Female Reproductive Tract Not a Sterile Environment, Study Finds

Female Reproductive Tract Not a Sterile Environment, Study Finds

Female Reproductive Tract Not a Sterile Environment, Study Finds

Researchers also found different microbes in women with ovarian cancer

SOURCE: University of North Carolina, news release, June 3, 2016

TUESDAY, June 7, 2016 (HealthDay News) -- Researchers have found bacteria in women's ovaries and fallopian tubes -- locations previously believed to be sterile.

The investigators also discovered that women with ovarian cancer have a different bacterial population in these locations than women without the cancer. This finding raises the question of whether bacteria in the upper reproductive tract might play a role in the development or progression of ovarian cancer.

"This is a place essential to the beginning of life -- you don't expect that it's a place that's teeming with bacteria," Dr. Wendy Brewster, director of the University of North Carolina Center for Women's Health Research, said in a university news release.

"But there are bacteria in chemical pits at the bottom of the ocean, so why not in the fallopian tubes? Our proof of principle study has determined that while the upper female reproductive tract certainly isn't teeming with bacteria, there are bacteria present," Brewster said.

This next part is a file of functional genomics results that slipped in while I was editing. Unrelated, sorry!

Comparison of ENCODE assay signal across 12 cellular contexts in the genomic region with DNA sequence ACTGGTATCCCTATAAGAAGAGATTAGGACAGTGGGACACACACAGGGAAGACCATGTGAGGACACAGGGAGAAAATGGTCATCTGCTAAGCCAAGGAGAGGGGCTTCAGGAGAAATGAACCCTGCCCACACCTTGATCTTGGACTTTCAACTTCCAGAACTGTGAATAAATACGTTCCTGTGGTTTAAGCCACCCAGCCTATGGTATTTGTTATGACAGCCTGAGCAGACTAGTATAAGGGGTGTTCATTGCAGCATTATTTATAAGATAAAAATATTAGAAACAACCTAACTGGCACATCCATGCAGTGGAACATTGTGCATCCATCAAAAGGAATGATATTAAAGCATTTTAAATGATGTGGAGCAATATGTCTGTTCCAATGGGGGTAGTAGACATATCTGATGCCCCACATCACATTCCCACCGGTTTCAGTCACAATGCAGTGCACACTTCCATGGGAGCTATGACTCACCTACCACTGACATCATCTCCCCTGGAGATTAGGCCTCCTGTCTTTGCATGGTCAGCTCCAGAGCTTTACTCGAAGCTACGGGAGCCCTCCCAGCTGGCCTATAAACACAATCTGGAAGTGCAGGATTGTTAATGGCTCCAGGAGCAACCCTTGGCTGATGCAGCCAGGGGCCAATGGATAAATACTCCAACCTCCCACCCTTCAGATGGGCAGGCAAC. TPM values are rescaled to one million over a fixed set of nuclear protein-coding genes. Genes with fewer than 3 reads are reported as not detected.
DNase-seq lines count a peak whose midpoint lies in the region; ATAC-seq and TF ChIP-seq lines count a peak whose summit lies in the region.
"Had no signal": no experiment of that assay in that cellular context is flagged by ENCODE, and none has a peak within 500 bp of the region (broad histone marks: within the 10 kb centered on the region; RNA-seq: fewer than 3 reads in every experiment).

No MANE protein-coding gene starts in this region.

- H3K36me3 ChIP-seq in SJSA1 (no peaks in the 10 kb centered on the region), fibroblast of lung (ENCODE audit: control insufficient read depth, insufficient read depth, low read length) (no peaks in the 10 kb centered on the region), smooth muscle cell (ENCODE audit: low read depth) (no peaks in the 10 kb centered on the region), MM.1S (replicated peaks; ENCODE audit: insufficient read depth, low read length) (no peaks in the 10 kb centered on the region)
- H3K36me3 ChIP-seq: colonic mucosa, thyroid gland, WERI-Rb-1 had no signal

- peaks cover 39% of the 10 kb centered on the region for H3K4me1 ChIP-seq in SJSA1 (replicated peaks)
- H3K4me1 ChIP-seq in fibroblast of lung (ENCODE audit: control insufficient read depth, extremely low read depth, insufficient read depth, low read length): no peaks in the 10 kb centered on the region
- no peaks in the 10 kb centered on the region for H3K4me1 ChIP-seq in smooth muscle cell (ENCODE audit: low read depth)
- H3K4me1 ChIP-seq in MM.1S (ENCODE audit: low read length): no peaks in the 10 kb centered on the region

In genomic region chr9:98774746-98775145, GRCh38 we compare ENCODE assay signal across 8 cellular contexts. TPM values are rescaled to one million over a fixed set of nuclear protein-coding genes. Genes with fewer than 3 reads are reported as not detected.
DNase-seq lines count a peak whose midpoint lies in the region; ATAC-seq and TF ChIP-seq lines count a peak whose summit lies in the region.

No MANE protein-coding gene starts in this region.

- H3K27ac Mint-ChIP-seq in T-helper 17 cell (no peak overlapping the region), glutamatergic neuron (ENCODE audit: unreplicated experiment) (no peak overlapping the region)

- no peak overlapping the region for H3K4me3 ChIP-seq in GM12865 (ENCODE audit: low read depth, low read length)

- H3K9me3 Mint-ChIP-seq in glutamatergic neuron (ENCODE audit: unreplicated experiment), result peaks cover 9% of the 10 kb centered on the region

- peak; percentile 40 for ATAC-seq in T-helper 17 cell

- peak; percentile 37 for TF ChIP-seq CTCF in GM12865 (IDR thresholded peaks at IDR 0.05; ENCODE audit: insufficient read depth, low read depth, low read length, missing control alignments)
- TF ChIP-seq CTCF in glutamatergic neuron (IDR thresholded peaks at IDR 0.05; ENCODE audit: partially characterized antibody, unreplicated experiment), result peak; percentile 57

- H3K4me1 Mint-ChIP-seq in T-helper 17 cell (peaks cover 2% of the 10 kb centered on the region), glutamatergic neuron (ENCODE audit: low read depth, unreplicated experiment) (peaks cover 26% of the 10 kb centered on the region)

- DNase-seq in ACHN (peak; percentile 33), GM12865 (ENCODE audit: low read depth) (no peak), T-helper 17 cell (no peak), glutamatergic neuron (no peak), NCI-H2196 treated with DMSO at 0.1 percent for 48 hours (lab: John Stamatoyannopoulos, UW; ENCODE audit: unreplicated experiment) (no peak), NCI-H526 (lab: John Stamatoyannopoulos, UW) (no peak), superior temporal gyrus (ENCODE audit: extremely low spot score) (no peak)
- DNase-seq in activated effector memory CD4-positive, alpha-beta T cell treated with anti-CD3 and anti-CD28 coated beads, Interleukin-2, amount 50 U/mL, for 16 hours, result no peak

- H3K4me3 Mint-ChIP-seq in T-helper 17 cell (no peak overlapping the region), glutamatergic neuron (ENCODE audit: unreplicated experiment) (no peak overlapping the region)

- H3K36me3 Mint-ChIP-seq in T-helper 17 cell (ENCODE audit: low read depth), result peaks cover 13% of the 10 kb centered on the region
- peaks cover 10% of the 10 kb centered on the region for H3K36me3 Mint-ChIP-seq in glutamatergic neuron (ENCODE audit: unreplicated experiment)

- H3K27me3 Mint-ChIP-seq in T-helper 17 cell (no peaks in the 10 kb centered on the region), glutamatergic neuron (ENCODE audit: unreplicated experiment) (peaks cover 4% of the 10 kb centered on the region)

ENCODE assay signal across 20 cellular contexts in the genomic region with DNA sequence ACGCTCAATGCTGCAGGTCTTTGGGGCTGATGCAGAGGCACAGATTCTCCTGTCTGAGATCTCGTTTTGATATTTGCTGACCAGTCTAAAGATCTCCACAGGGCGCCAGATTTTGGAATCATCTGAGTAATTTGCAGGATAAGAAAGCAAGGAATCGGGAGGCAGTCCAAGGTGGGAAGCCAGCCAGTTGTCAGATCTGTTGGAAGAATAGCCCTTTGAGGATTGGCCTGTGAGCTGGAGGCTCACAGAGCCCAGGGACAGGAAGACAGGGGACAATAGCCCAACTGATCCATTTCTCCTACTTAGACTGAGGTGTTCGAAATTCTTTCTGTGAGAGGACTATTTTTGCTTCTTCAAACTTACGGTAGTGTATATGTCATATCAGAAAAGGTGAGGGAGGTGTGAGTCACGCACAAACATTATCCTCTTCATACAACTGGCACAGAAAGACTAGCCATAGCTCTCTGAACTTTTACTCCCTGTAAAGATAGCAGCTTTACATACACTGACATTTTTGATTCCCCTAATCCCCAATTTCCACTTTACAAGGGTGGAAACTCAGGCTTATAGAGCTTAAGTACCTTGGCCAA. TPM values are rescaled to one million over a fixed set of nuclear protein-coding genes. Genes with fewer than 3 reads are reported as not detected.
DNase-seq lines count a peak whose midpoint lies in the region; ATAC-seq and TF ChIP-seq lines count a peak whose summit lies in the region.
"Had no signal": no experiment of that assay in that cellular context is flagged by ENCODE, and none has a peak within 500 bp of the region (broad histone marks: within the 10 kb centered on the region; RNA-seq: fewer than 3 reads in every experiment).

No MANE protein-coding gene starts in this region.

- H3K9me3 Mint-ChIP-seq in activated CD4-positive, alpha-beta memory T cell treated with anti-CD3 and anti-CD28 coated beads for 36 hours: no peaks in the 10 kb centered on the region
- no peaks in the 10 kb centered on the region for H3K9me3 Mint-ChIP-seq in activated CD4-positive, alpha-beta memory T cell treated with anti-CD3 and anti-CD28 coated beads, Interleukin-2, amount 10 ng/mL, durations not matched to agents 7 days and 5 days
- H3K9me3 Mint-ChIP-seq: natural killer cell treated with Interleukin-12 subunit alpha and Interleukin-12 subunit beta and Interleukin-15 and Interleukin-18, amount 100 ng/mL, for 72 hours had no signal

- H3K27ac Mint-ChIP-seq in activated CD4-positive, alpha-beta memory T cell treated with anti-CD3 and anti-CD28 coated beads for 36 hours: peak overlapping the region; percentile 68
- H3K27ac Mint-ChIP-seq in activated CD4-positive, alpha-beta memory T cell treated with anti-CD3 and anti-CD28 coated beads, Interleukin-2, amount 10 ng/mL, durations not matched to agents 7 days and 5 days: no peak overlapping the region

The researchers took samples from the upper reproductive tract of 25 women. The women were already undergoing surgery to have their uterus, fallopian tubes or ovaries removed. Some of the women had cancer, while others did not.

Using genetic testing, the researchers identified the types of bacteria found in the samples. Different bacteria were found in the fallopian tubes than were found in the ovaries, the study revealed.

Women with ovarian cancer had more strains of potentially harmful bacteria, the researchers found. But it's too soon to know if these bacteria play a role in the development of ovarian cancer.

"Now that we know that these organisms are there, and that there are different organisms in different parts of the upper female reproductive tract, we want to know: Do these organisms influence whether or not you get cancer, or do they influence the behavior of cancer? If you have different types of organisms, do you have better outcomes?" Brewster said.

More research is needed, the study authors suggested.

The study was presented Monday at the American Society of Clinical Oncology annual meeting in Chicago. Findings presented at meetings are typically viewed as preliminary until they've been published in a peer-reviewed journal.

More information

The U.S. Office on Women's Health has more about ovarian cancer.

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